INDIANAPOLIS, Ind. — Indianapolis U.S. Customs and Border Protection (CBP) seized around $1.5 million in fentanyl Monday with the help of a K-9 officer.
CBP said officers intercepted approximately 4.5 lbs of fentanyl in a package headed to East Elmhurst, New York on March 30.
“Opioids pose a real danger to every community in America and are having fatal consequences across our nation,” said Indianapolis Port Director James Moore.
According to CBP, K-9 Balbina alerted officials to the package as it was transiting through a local express consignment facility. Officers opened the shipment and found a white styrofoam cooler lined with padded black material.
Officials said the cooler held two sealed packages of white powder that tested positive for fentanyl, with a street value of about $1.5 million.
“This week our CBP officers were able to stop an enormous amount of these deadly narcotics from hitting our streets,” said Moore.
More from the Indianapolis CBP official statement:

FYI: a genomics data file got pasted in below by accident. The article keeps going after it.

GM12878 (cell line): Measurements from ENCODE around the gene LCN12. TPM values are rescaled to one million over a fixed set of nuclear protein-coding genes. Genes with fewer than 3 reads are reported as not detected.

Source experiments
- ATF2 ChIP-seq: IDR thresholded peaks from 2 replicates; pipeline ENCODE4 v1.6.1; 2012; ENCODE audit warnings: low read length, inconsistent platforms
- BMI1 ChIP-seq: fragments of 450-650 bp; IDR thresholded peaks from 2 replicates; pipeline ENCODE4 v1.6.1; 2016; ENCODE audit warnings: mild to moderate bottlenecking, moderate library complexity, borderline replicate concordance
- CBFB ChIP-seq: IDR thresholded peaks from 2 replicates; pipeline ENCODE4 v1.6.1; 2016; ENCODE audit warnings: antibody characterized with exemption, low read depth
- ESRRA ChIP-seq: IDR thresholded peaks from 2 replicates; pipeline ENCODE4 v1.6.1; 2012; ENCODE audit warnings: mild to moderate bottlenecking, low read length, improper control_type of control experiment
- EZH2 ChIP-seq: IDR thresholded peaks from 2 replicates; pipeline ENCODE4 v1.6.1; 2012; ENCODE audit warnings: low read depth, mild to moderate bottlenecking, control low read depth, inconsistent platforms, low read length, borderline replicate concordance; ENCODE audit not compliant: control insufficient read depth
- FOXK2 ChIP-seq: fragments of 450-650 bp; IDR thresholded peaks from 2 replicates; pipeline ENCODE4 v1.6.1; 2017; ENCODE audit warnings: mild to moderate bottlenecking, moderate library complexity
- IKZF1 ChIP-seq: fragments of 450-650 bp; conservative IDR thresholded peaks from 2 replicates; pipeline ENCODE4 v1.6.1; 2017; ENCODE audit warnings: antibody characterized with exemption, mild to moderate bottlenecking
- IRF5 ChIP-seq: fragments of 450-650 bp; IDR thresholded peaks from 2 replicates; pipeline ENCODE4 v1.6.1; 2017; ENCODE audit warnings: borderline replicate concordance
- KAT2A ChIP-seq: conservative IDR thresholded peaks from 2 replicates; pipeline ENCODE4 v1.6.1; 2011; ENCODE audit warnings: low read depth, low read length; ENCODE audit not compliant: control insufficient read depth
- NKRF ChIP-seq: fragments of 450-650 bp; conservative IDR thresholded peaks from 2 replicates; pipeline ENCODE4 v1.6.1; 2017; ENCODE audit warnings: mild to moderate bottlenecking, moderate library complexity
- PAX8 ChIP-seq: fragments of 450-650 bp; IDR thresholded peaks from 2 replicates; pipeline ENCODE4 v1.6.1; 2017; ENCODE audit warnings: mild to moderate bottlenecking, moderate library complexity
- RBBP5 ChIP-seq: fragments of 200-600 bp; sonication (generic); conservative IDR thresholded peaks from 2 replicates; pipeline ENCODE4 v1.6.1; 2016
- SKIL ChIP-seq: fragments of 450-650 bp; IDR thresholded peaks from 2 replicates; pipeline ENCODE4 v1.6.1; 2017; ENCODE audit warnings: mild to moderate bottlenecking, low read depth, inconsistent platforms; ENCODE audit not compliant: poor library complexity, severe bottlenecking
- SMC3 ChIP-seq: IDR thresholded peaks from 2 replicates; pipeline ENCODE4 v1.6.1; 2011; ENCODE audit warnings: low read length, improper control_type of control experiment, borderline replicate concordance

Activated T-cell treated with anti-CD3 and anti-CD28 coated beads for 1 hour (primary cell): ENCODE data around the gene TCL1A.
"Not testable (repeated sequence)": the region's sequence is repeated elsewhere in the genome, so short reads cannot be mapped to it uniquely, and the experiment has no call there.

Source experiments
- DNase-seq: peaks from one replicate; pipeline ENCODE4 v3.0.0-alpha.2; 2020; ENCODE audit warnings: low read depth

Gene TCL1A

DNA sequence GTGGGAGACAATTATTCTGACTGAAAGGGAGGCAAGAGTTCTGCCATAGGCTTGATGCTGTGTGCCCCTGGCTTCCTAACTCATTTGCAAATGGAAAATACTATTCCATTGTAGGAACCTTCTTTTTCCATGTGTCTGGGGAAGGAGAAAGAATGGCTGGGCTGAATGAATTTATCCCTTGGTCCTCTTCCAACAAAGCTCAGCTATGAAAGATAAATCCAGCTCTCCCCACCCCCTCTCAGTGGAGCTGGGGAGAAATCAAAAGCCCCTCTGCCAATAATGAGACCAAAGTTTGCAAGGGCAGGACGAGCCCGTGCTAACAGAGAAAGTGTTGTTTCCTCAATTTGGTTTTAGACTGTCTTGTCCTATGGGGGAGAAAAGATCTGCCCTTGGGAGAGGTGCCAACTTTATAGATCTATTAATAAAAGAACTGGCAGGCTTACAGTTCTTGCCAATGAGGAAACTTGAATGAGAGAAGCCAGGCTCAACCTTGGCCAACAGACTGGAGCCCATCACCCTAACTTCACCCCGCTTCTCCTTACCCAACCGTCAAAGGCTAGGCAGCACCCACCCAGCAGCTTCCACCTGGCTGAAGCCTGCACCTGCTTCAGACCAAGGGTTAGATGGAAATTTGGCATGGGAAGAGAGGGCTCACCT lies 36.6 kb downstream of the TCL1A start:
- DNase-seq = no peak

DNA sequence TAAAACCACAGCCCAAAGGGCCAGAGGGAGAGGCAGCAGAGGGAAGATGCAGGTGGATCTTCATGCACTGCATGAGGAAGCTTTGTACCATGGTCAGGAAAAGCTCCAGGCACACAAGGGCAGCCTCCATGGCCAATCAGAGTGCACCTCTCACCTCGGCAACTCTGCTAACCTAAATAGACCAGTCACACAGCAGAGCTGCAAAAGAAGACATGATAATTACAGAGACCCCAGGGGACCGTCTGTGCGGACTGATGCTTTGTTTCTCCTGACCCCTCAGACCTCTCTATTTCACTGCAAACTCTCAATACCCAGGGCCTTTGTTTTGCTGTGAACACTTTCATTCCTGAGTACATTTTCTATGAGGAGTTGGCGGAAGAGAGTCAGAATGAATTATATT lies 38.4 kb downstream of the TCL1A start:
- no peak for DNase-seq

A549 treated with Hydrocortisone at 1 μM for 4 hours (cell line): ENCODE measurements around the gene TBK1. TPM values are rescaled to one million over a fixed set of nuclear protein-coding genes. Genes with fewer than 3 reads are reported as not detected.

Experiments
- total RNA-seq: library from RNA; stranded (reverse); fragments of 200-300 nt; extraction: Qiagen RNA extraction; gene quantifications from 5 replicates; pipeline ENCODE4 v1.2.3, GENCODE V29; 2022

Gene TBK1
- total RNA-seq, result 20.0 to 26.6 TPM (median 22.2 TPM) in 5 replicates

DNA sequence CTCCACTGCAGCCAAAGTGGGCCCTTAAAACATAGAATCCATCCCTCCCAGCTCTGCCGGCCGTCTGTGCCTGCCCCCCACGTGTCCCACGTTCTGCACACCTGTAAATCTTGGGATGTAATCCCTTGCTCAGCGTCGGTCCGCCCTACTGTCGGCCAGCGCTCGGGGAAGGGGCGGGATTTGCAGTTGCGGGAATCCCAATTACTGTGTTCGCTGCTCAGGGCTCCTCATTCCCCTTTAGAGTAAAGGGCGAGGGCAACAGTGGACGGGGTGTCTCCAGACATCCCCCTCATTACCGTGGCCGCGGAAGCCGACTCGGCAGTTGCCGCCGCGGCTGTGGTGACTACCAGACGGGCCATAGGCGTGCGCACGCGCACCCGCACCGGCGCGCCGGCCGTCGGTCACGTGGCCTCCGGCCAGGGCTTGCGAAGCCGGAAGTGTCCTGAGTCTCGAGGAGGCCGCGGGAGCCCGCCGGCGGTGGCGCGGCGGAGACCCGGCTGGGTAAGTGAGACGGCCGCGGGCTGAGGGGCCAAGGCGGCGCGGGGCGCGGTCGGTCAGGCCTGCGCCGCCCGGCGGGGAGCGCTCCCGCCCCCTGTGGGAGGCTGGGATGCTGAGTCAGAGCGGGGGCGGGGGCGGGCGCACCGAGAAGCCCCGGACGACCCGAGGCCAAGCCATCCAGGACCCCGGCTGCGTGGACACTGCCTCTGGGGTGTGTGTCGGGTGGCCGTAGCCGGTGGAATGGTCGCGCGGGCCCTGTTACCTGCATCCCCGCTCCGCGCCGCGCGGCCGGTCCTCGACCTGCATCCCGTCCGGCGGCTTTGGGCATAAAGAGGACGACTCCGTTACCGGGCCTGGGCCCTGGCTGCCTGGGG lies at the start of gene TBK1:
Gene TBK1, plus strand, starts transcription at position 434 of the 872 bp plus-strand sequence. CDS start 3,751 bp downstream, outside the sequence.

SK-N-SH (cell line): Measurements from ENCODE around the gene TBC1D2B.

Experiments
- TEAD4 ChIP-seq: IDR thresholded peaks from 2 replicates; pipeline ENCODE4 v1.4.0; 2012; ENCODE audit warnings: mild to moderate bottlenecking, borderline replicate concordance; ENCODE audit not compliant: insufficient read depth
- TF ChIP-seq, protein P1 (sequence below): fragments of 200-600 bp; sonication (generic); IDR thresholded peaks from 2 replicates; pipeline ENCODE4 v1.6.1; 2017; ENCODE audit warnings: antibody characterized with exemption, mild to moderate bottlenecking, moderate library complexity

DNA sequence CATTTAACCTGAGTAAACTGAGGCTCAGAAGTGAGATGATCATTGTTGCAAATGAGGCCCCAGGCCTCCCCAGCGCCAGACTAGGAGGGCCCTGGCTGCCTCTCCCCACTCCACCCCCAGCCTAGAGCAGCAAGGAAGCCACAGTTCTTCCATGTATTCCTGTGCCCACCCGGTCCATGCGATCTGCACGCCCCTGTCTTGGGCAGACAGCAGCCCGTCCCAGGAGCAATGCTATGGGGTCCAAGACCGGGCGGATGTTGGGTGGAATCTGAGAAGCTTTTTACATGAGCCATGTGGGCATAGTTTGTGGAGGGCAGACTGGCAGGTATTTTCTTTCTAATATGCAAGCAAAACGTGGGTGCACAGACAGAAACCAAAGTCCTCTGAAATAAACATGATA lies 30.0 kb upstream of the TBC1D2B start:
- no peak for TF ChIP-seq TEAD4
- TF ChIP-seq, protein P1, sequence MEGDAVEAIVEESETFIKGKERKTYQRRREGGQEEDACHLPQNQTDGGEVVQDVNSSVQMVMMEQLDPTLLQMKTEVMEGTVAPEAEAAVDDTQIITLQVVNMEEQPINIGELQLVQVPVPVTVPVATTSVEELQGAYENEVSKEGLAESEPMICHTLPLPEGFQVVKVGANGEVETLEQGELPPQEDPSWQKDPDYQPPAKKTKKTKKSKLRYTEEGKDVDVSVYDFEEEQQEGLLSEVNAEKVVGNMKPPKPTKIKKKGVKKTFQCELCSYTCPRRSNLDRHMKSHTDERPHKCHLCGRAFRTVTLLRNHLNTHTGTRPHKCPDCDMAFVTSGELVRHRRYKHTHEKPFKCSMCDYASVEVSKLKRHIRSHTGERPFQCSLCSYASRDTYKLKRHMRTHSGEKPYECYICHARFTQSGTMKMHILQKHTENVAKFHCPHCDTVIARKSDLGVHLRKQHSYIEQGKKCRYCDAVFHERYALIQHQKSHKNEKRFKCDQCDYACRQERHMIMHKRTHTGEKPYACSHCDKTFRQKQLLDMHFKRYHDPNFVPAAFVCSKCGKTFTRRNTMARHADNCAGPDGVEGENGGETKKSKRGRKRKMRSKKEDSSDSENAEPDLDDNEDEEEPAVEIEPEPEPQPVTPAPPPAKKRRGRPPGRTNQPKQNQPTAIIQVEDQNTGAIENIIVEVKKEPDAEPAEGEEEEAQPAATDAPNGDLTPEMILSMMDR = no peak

Fentanyl is a synthetic opioid drug with a potency roughly 100 times greater than morphine. It was originally developed to control pain for cancer patients. Large quantities of fentanyl have been manufactured in China but it is now mostly made in Mexico, according to the U.S. Drug Enforcement Administration.
With more than 1,500 canine teams, the CBP Canine Program is the largest and most diverse law enforcement canine program in the country. The Canine Program supports canine training initiatives and serves as a resource center for a multitude of domestic and international law enforcement partners, and its graduates consistently excel in the field and in competition.
CBP conducts operations at ports of entry throughout the United States, and regularly screens arriving international passengers and cargo for narcotics, weapons, and other restricted or prohibited products. CBP strives to serve as the premier law enforcement agency enhancing the Nation’s safety, security, and prosperity through collaboration, innovation, and integration.